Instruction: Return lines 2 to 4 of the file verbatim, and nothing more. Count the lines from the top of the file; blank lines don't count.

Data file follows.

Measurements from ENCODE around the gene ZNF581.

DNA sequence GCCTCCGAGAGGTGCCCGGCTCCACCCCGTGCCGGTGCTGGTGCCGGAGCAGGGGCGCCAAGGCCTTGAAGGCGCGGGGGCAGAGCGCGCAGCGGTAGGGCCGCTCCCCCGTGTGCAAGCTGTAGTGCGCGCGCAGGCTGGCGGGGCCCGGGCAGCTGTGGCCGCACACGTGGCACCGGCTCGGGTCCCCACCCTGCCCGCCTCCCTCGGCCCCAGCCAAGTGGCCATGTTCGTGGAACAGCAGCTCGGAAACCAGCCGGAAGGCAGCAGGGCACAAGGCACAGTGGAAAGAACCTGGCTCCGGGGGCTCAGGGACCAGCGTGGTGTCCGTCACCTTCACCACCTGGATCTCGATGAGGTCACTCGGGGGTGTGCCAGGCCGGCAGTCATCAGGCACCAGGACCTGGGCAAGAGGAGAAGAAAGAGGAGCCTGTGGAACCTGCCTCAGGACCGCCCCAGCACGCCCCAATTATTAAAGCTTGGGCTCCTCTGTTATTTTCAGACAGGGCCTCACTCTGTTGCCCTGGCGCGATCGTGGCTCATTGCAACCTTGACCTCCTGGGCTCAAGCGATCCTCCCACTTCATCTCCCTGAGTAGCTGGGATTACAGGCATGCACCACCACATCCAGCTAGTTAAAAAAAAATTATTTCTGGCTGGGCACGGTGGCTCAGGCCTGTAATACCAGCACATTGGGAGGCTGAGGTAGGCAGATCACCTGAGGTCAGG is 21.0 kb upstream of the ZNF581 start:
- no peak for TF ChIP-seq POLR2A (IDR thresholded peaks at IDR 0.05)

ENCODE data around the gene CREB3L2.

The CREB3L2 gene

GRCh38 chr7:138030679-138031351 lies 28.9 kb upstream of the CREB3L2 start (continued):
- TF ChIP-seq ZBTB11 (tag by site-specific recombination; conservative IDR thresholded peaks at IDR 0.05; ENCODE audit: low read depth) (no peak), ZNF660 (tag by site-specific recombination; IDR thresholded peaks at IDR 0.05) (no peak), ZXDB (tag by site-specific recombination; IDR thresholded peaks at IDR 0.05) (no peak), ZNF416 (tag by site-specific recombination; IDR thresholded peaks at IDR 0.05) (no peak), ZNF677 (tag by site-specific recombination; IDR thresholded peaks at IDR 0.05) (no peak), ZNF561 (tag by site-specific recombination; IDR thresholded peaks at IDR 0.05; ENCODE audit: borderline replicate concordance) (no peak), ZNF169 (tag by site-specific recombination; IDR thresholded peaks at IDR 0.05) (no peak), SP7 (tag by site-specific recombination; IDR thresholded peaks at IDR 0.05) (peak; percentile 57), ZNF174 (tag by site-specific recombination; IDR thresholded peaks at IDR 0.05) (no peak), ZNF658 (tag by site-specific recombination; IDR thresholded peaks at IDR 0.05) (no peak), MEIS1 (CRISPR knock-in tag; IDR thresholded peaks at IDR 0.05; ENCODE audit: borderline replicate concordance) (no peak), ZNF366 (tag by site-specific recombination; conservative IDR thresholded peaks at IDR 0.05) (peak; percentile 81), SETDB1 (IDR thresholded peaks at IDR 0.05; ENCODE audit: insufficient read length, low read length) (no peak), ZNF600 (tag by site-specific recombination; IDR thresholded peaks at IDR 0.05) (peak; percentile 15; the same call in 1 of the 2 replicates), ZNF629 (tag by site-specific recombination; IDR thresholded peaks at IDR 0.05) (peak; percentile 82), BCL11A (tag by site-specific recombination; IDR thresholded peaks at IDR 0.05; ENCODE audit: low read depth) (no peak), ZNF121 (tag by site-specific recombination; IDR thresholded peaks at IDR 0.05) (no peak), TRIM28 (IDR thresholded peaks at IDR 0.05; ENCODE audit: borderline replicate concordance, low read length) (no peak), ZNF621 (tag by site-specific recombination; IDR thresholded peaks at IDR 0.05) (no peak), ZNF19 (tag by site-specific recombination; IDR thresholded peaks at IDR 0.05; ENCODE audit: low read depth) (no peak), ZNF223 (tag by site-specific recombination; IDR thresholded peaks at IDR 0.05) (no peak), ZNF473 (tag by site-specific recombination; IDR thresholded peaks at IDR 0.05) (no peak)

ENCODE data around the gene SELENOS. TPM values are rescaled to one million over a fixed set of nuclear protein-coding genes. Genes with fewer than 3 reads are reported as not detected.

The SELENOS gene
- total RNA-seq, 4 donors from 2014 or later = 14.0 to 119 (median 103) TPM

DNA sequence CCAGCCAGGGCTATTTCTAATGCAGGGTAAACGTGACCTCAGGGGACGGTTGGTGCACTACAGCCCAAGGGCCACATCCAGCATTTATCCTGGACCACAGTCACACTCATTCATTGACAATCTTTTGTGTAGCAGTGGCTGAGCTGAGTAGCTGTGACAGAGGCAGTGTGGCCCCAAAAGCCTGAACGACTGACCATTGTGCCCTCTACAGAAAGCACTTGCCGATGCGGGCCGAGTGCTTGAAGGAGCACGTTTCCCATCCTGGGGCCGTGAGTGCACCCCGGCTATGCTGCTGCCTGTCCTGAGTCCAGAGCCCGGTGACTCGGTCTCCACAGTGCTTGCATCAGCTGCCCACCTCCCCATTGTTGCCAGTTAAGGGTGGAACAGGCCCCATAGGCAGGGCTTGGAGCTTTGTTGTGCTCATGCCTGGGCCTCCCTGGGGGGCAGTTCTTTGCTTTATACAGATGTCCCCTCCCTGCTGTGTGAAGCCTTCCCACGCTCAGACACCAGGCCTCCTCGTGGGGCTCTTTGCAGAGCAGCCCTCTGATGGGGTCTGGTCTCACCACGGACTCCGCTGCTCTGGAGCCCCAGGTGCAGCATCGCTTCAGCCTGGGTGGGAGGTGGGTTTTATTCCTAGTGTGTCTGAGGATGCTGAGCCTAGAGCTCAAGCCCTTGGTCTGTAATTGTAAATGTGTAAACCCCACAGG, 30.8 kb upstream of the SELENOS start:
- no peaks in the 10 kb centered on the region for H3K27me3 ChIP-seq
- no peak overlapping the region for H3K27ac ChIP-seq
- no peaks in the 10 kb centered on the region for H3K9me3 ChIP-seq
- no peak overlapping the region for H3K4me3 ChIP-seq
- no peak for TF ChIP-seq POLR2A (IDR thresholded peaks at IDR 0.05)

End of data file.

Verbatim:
DNA sequence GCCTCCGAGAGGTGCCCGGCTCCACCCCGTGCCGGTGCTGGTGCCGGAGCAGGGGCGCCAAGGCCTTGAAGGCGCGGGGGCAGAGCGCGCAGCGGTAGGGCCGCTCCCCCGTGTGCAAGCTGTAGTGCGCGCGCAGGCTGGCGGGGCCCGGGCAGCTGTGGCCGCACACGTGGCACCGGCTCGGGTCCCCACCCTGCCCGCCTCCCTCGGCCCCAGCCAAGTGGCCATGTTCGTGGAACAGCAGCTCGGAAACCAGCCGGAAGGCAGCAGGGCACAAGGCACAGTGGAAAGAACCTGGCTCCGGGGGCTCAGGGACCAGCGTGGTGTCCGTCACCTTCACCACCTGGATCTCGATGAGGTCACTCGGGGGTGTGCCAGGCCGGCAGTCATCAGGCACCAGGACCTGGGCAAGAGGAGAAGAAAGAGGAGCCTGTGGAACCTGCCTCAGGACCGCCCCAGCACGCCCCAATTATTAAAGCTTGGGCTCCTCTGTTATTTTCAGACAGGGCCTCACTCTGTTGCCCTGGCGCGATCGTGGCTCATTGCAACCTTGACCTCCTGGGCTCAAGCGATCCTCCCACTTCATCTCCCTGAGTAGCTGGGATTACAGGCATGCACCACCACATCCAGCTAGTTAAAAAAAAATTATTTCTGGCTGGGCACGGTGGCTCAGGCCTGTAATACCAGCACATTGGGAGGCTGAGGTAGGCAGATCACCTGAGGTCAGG is 21.0 kb upstream of the ZNF581 start:
- no peak for TF ChIP-seq POLR2A (IDR thresholded peaks at IDR 0.05)

ENCODE data around the gene CREB3L2.